Fire Island National Seashore
Fire Island, just off Long Island, is a surprise, because it lies almost in view of New York City and yet has dunes, beaches, shorebirds, and wind-twisted forests. It is a 32-mile barrier island (it also includes a state and county park) that has been created by the waves of the open Atlantic. Two major roads reach Fire Island from neighboring Long Island, and ferry service to various points runs from May to October. (The ferry terminal at Watch Hill will take you to the center of the island.) Roads are few and short, so many stretches of shore are quiet and secluded, especially when you consider the surroundings.
Several designated campsites are available, and the inner shore is an intriguing mix of sand beach, inlet, dune, and forest. The eight miles of shore designated as wilderness is particularly interesting terrain for day trips. Perhaps the biggest hazard to paddlers, besides the power of the Atlantic along the ocean side, is the heavy ferry and boat traffic in the area. So, if you live near New York the good news is that great paddling is nearby.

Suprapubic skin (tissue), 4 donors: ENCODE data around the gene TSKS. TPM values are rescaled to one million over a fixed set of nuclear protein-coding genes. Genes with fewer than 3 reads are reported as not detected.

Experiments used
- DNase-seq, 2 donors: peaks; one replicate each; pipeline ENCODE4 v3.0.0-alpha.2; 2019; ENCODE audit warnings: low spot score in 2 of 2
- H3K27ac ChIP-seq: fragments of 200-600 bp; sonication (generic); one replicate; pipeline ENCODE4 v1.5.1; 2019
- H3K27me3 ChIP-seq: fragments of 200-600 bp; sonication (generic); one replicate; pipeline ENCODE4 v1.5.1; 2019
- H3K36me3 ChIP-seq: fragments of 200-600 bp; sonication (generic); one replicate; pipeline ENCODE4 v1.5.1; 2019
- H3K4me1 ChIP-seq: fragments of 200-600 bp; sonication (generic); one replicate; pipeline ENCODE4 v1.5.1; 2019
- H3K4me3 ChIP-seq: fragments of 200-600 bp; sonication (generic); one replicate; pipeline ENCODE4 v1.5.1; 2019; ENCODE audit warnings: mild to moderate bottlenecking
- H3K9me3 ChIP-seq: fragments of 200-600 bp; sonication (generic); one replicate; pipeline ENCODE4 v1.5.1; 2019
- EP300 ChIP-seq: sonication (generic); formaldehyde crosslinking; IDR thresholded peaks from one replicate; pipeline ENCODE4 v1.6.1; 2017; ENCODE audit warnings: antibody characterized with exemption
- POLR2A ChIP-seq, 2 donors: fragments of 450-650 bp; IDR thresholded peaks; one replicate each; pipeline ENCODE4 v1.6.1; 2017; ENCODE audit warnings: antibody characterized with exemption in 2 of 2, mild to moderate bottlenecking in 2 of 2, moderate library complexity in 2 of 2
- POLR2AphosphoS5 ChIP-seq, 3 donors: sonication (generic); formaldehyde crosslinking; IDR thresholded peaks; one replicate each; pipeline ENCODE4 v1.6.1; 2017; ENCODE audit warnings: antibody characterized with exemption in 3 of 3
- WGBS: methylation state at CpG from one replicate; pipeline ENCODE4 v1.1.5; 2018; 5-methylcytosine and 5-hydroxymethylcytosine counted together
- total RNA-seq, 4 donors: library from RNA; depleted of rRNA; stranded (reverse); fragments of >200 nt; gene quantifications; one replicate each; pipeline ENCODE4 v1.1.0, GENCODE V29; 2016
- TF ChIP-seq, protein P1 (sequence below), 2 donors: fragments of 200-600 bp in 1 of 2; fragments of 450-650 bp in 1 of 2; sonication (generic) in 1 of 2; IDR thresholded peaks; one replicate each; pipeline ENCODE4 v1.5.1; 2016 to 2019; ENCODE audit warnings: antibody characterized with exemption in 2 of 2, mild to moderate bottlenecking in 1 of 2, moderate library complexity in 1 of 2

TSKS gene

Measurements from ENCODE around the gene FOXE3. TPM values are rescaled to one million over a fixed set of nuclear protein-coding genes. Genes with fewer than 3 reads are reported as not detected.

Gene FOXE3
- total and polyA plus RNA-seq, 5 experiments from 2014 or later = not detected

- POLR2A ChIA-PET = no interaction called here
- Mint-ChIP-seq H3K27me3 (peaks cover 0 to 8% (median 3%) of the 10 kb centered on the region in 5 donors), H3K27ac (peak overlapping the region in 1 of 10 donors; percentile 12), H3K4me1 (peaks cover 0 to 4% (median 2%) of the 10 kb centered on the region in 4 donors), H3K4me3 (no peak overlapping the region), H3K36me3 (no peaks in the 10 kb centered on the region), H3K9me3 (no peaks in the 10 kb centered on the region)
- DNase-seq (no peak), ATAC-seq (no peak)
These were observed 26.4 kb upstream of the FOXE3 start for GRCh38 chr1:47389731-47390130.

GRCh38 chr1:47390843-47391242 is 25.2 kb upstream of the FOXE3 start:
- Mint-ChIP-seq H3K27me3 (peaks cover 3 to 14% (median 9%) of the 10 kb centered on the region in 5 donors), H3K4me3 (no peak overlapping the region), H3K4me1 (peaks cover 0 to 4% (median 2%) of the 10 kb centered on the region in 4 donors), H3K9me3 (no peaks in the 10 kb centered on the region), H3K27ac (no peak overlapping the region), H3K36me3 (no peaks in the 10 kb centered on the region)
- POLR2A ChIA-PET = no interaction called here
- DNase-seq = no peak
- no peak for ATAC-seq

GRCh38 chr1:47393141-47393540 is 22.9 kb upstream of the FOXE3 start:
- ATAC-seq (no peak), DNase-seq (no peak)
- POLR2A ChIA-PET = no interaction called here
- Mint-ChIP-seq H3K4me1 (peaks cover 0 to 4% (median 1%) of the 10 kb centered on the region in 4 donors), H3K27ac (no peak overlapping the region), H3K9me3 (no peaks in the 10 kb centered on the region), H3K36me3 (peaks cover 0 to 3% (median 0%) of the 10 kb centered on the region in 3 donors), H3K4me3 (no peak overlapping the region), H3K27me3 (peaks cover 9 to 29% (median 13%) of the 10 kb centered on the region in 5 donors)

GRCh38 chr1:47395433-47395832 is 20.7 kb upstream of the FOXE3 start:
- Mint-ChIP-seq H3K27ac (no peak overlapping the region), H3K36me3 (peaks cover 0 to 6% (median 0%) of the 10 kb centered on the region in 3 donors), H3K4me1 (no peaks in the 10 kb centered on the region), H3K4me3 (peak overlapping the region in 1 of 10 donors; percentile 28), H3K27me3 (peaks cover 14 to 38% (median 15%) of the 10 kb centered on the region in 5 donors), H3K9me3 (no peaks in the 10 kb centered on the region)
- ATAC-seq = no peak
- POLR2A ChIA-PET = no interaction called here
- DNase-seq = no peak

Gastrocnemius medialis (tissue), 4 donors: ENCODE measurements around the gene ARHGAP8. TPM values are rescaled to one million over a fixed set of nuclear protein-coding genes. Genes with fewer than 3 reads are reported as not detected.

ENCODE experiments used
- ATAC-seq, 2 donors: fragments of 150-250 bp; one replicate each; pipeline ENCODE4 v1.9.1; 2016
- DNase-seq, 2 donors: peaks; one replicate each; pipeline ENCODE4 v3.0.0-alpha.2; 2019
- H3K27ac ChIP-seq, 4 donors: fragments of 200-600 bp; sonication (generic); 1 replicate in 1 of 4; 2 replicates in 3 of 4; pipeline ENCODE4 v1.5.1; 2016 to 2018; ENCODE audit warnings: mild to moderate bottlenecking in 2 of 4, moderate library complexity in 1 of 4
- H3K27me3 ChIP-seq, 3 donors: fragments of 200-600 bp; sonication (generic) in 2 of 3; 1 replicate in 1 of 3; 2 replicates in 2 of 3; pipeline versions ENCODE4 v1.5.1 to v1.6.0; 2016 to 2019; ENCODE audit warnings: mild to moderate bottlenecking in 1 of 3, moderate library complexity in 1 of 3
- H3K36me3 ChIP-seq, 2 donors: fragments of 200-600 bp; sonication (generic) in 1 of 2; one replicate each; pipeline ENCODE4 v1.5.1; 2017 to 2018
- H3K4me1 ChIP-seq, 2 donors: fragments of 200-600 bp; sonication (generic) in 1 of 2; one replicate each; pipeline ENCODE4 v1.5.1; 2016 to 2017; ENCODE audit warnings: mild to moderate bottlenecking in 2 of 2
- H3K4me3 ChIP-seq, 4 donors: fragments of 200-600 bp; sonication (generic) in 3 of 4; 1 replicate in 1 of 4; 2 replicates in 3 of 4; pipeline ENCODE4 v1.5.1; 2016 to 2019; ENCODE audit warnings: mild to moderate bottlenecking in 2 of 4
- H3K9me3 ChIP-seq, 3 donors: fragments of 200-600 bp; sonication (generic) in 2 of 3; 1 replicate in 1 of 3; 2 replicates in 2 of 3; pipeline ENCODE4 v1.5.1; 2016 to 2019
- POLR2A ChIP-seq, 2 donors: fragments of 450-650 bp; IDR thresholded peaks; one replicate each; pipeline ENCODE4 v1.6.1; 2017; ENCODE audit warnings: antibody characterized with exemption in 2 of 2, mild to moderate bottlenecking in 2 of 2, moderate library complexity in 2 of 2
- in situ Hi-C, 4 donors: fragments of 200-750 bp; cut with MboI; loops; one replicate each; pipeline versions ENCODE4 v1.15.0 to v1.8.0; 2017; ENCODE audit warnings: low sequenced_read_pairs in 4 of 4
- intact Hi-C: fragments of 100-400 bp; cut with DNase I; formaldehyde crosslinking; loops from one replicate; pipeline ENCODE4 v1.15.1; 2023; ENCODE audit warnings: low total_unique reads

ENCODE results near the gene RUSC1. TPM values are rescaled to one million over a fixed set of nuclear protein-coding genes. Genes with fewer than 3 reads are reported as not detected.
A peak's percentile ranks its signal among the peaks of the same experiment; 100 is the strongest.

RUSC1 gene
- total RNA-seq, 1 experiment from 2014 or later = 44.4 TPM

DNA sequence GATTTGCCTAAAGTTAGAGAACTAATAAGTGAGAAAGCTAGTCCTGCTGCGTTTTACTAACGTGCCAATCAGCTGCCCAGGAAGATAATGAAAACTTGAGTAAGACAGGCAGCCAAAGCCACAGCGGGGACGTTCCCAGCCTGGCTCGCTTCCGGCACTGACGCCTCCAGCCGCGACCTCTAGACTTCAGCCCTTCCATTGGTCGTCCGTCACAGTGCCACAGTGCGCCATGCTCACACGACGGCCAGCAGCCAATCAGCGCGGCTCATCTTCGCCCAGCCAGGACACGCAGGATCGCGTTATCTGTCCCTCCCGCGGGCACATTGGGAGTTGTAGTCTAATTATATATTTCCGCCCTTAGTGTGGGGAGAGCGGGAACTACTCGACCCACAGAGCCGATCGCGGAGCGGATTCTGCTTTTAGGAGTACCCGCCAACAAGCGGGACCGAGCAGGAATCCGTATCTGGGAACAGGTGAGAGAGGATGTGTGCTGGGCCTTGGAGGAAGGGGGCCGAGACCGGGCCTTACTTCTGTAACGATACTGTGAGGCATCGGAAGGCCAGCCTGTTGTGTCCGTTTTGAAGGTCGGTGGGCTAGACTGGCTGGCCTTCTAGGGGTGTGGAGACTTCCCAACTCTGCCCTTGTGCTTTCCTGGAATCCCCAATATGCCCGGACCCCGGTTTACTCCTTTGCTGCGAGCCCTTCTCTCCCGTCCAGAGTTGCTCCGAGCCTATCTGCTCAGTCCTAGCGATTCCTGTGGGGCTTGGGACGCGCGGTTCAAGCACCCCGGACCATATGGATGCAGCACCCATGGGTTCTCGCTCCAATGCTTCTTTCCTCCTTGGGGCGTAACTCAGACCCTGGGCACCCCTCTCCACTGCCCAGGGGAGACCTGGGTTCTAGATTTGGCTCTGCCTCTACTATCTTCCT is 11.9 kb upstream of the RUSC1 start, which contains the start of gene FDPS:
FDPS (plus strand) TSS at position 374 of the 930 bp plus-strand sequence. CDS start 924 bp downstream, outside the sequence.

Details mentioned in this article were accurate at the time of publication
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